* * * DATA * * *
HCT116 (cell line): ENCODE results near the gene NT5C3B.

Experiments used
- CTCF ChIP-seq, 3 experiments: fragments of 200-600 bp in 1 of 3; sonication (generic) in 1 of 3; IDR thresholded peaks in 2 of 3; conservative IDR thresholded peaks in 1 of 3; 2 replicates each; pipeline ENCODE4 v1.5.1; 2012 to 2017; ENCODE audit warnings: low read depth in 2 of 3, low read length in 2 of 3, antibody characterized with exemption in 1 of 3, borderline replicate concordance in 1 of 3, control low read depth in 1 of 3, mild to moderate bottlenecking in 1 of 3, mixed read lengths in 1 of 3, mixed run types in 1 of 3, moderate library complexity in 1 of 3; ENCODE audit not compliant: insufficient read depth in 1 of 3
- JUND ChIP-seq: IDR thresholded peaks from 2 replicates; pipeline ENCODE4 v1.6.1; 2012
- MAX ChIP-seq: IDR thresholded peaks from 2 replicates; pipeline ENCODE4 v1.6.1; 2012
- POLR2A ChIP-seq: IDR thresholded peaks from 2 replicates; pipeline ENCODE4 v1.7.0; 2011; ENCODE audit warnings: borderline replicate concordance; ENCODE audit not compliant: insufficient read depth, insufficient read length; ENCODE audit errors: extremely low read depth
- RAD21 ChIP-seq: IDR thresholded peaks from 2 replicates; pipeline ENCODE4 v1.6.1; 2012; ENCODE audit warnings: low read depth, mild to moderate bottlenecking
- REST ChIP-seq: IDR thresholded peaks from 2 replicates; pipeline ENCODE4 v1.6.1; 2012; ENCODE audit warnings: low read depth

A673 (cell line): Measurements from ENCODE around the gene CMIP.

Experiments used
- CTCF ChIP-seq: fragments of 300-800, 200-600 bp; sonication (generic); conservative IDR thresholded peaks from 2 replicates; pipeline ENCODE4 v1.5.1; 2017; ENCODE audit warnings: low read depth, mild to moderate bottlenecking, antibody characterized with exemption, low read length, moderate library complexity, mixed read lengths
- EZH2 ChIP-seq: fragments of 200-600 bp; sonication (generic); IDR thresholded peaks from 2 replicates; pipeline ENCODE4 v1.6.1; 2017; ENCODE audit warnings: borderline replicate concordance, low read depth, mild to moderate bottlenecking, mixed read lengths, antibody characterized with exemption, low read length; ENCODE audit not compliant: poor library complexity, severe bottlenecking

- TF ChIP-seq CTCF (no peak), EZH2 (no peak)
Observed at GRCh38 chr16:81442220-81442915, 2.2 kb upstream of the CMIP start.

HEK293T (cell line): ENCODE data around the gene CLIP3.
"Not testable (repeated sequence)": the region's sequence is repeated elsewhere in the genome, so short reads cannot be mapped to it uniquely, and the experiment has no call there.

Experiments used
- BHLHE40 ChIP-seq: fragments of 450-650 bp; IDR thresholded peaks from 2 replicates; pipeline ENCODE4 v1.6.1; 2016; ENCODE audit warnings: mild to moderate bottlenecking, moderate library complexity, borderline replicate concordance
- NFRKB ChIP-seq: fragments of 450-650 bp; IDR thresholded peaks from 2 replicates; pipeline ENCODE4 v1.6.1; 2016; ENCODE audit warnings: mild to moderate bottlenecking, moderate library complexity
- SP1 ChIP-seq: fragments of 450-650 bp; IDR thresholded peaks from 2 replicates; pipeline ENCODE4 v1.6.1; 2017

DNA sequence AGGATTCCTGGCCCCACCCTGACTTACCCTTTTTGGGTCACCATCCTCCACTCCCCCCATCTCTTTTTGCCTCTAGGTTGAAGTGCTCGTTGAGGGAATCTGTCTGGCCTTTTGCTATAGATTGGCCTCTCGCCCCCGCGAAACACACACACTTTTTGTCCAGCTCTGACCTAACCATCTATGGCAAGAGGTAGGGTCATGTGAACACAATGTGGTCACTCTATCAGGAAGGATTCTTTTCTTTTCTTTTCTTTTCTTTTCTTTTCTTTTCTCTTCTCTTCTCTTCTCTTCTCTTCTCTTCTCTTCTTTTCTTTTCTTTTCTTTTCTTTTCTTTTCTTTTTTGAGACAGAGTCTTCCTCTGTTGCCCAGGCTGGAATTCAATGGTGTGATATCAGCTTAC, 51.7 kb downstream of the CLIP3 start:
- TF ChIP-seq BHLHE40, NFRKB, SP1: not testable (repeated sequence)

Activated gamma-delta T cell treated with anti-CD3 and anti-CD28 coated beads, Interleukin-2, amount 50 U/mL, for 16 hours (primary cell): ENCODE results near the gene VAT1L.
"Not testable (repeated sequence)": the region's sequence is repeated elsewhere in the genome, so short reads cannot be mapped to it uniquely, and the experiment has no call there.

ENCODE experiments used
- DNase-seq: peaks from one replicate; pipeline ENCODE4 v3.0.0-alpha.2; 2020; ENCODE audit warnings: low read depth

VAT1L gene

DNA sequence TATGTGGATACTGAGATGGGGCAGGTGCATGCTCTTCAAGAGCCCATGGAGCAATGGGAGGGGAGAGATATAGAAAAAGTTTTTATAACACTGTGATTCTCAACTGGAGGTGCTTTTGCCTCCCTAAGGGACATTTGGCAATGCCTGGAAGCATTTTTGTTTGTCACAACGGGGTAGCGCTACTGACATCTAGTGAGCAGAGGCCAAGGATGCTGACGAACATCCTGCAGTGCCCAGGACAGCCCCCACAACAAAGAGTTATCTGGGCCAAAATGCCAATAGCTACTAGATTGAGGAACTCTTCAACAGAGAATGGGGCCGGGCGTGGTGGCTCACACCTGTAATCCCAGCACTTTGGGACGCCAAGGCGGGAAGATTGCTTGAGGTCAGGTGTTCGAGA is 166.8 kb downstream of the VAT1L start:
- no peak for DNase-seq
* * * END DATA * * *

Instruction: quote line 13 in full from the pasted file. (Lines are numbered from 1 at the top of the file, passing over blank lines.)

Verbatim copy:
- TF ChIP-seq CTCF (no peak), EZH2 (no peak)